Overhydration can cause acidosis (a condition in which blood and body tissues have an abnormally high acid content), anemia, cyanosis (a condition that occurs when oxygen levels in the blood drop sharply), hemorrhage, and shock.
Free fatty acids from lipid stores are increased, encouraging the production of ketoacids in the liver, leading to an over-acidic condition (metabolic acidosis) that causes even more disruption in body processes.
Severe cases of hypoglycemia may cause ketosis (excessive amounts of fatty acid byproducts in the body), acidosis (a disturbance of the body's acid-base balance), or shock.
The blood may increase in acidity (acidosis) and, under some circumstances, near drowning can cause a substantial increase or decrease in the volume of circulating blood.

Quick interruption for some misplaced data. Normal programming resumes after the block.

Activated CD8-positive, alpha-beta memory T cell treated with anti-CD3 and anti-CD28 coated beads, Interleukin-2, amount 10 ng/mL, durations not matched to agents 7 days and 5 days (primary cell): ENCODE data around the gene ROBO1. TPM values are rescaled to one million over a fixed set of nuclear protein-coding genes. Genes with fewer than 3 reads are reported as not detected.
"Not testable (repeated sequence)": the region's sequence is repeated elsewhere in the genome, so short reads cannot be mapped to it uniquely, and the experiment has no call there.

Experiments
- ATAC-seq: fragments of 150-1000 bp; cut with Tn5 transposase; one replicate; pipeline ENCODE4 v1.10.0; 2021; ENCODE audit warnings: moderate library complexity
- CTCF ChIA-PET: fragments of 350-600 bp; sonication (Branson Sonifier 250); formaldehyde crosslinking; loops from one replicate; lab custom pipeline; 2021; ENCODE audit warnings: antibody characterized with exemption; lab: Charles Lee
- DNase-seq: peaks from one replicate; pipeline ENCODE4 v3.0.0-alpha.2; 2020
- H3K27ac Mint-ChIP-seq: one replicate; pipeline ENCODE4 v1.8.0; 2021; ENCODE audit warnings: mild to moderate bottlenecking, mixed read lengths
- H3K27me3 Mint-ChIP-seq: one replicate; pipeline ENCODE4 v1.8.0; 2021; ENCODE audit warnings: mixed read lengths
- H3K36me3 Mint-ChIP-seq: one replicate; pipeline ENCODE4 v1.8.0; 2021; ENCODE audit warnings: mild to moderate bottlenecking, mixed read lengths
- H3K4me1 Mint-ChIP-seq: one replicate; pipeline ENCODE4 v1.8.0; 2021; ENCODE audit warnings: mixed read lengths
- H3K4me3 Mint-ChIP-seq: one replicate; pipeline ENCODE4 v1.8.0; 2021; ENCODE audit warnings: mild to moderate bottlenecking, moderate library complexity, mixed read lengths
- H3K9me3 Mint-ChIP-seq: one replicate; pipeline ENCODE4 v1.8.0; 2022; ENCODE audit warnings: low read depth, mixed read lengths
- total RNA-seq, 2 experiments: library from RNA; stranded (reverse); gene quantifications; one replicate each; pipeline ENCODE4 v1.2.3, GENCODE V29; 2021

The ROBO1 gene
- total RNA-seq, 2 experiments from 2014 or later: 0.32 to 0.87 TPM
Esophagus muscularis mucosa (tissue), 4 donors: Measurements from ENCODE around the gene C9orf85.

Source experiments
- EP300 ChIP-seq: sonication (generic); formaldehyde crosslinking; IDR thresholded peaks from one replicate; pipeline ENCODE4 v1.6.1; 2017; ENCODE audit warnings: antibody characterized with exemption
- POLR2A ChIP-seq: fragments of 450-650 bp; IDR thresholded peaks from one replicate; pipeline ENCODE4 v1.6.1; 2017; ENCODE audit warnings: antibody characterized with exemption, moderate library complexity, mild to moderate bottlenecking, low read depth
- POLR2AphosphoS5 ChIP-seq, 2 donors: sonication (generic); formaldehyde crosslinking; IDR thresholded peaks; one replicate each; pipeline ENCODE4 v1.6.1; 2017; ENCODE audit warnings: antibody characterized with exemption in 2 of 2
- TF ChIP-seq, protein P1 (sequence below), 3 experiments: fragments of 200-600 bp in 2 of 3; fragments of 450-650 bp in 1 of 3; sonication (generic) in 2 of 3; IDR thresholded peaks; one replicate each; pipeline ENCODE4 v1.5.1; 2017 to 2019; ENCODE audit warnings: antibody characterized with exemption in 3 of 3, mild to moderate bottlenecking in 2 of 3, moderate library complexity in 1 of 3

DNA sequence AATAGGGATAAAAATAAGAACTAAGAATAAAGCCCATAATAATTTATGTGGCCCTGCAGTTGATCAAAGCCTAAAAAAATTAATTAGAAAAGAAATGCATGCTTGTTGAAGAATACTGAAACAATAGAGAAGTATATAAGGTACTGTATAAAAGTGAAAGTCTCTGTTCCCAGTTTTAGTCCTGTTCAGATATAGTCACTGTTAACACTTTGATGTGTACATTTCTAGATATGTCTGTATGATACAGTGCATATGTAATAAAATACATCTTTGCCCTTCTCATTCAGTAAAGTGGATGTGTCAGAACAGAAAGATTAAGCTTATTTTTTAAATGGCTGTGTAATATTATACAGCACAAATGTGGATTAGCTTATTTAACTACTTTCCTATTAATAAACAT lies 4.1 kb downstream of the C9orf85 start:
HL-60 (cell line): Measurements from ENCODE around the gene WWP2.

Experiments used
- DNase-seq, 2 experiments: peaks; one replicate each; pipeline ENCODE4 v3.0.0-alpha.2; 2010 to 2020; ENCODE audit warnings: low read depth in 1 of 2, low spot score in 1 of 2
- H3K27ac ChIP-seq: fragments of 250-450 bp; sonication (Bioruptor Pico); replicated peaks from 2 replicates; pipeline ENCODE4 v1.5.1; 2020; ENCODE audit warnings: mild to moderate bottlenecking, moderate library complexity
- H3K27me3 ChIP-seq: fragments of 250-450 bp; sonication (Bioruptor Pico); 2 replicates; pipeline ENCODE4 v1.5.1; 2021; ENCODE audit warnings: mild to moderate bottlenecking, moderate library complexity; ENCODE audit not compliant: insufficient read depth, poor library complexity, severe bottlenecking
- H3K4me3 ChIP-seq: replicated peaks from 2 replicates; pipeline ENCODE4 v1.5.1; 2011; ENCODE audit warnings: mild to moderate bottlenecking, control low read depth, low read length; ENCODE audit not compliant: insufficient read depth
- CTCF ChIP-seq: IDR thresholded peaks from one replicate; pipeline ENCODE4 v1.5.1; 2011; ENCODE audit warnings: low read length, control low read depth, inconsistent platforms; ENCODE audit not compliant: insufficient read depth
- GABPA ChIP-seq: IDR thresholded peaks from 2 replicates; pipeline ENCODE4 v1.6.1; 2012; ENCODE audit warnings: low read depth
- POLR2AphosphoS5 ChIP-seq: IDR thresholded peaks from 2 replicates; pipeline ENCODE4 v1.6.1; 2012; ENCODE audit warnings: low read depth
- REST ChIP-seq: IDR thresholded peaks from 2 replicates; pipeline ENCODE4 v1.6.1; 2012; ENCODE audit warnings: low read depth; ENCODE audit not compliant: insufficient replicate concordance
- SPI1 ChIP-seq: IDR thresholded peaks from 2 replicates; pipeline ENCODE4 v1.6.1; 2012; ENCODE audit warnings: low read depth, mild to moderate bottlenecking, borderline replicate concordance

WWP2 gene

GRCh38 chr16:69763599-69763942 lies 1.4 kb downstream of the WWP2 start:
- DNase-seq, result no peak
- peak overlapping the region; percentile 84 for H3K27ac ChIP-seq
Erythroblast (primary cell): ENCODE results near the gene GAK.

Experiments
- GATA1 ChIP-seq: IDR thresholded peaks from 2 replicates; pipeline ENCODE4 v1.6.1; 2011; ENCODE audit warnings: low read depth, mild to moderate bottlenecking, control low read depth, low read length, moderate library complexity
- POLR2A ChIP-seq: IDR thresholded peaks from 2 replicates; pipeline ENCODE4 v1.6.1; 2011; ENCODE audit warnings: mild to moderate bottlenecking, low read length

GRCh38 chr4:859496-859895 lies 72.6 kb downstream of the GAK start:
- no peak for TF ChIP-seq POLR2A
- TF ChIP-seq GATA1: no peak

Respiratory acidosis is caused by impaired breathing caused by conditions such as severe chronic bronchitis, bronchial asthma, or airway obstruction.
Narrowing also causes acidosis (an increase in tissue acidity) and increases blood viscosity (thickness).
Mitochondrial encephalomyopathy with lactic acidosis and stroke-like episodes (MELAS).
One of the most common causes of metabolic acidosis is an overdose of aspirin.
When the blood pH value is less than 7.35, the patient is in acidosis.
The acidosis will be reversed, reflected in a gradual increase in pH.